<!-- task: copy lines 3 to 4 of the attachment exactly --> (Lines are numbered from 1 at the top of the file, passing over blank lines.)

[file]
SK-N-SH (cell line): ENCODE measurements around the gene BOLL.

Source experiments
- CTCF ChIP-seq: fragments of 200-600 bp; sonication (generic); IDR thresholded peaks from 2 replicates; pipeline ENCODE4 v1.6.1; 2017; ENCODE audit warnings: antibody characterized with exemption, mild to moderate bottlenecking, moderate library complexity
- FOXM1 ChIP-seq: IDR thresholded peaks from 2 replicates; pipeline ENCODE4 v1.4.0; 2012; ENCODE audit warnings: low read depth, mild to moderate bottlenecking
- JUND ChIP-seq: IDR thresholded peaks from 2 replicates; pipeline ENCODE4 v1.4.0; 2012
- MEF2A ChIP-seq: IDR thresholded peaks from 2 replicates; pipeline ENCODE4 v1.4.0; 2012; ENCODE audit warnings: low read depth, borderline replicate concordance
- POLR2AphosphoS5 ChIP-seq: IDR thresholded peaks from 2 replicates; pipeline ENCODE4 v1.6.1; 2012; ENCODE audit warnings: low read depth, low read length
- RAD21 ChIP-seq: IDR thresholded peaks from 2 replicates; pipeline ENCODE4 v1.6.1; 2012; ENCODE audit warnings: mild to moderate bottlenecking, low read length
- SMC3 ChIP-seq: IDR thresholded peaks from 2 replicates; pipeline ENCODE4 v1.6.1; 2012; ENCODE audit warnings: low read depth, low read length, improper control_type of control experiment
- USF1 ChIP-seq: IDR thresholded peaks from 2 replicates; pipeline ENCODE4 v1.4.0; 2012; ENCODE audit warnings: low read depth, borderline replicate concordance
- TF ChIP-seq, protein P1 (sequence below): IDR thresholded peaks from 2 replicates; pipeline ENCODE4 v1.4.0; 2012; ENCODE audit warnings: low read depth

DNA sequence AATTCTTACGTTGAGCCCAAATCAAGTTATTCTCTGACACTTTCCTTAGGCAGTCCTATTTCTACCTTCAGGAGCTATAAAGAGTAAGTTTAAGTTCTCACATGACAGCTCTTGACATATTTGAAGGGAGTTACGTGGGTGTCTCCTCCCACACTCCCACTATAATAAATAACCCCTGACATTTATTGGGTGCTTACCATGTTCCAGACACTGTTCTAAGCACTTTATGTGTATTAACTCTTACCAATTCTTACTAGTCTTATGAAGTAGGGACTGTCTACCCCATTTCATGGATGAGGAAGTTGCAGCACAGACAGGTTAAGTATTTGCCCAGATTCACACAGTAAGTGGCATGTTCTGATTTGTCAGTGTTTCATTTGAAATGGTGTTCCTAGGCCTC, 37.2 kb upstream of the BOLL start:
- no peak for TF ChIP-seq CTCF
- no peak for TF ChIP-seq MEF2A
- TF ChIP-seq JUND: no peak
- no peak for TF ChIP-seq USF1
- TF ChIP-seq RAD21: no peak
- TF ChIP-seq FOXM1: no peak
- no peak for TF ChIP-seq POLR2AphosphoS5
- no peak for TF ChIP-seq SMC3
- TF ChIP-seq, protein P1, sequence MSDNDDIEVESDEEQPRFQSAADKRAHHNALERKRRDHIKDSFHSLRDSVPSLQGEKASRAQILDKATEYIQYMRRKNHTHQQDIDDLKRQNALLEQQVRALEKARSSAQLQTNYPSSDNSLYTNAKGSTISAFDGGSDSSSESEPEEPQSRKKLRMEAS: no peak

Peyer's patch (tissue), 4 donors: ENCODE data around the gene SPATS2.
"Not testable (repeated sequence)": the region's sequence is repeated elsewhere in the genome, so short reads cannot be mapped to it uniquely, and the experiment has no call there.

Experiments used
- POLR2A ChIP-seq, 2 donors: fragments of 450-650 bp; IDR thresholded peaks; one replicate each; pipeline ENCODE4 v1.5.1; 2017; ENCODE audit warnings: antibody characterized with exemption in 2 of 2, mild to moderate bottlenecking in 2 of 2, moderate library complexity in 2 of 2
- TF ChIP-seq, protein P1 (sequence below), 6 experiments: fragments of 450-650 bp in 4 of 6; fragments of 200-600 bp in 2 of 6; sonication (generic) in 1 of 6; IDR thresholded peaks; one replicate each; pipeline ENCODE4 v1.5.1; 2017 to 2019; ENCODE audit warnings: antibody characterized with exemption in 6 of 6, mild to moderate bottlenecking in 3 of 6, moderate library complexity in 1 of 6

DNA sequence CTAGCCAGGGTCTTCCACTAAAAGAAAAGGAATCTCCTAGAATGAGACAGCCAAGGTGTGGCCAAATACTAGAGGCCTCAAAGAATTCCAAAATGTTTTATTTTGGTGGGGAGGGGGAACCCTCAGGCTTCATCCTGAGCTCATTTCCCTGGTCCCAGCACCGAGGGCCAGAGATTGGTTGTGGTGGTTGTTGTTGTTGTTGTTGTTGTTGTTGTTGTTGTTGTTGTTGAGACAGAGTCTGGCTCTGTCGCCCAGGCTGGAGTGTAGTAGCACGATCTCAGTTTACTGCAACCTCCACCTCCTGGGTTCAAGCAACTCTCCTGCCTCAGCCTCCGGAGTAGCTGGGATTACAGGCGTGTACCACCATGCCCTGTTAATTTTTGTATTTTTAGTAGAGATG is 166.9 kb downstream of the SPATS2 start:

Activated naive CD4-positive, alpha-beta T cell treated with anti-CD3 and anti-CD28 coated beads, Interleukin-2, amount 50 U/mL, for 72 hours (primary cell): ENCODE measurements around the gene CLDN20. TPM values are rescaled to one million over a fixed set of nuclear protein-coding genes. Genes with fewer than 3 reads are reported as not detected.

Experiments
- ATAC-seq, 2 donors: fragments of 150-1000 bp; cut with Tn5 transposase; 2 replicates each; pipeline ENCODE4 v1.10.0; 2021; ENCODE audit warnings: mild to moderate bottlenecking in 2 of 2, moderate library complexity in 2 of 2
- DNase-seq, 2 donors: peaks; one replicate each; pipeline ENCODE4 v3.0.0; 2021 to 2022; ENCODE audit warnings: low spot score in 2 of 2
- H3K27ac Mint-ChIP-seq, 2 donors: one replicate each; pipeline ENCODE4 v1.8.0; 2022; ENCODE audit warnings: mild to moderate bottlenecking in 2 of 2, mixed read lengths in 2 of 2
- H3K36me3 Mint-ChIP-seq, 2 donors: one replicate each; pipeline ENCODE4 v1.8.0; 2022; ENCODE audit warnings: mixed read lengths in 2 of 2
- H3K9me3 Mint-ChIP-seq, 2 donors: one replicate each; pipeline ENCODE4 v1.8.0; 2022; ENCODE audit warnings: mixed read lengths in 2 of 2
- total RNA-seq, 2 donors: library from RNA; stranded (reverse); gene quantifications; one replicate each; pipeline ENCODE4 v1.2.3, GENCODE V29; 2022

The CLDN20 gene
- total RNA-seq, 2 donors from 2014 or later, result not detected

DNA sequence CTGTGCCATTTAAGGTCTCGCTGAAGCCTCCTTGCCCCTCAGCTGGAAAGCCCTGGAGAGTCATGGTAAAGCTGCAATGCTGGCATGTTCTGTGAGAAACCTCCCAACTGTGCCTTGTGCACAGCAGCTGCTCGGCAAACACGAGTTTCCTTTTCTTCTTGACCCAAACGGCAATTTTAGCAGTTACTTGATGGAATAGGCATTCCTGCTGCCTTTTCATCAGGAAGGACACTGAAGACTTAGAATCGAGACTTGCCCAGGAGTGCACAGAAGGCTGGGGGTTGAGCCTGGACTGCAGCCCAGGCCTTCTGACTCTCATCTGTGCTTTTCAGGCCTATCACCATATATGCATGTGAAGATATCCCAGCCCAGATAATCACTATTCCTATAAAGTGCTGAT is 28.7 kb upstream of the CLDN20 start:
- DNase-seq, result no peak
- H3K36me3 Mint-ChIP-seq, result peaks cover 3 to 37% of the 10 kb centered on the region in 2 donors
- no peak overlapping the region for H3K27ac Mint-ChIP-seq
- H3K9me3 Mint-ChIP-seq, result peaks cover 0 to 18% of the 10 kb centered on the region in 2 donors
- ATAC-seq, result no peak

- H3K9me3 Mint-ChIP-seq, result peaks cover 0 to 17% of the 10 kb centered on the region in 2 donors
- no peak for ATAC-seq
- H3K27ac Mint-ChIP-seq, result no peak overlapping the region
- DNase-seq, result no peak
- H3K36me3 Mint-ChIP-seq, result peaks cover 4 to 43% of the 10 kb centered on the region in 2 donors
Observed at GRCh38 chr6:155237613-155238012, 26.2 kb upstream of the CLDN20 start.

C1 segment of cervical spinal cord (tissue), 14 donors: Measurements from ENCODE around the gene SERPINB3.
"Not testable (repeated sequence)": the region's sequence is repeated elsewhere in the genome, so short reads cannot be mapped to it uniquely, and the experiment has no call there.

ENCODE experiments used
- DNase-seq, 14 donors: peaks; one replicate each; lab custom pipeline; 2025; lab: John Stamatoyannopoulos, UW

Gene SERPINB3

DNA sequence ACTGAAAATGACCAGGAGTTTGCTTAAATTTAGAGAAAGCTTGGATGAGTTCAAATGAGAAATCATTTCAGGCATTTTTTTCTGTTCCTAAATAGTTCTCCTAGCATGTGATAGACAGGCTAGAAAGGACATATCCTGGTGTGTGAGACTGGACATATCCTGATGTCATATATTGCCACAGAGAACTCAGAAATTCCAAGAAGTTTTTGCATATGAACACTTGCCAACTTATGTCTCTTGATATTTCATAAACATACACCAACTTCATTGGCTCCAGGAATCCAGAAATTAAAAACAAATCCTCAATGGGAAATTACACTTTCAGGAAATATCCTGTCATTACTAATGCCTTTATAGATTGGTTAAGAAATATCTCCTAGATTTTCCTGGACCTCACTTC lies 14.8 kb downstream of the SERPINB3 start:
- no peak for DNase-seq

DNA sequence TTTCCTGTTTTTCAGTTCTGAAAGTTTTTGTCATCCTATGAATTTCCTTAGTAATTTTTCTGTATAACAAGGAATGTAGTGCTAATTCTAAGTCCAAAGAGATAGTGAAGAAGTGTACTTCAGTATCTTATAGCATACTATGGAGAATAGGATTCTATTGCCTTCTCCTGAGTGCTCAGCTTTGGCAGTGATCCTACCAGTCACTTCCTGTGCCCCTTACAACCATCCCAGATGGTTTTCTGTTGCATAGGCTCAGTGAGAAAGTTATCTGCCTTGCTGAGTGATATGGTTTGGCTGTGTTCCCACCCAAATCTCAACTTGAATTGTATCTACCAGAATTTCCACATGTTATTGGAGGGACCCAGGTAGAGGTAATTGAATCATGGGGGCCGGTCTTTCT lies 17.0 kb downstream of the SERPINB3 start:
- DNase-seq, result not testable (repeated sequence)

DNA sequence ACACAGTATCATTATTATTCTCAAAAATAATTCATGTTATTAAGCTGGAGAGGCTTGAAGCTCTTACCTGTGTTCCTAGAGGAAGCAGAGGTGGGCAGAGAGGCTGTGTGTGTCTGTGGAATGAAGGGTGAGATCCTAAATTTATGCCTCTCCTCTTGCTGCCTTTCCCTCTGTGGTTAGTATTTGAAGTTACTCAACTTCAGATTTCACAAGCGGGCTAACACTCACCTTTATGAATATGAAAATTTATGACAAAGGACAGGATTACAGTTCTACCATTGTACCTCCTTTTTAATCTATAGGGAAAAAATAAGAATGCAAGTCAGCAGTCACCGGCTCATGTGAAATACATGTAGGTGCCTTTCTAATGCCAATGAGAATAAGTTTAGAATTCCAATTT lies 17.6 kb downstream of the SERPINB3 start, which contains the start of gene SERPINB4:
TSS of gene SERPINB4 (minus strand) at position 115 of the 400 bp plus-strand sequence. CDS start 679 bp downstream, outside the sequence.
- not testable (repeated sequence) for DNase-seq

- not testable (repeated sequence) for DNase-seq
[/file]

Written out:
- CTCF ChIP-seq: fragments of 200-600 bp; sonication (generic); IDR thresholded peaks from 2 replicates; pipeline ENCODE4 v1.6.1; 2017; ENCODE audit warnings: antibody characterized with exemption, mild to moderate bottlenecking, moderate library complexity
- FOXM1 ChIP-seq: IDR thresholded peaks from 2 replicates; pipeline ENCODE4 v1.4.0; 2012; ENCODE audit warnings: low read depth, mild to moderate bottlenecking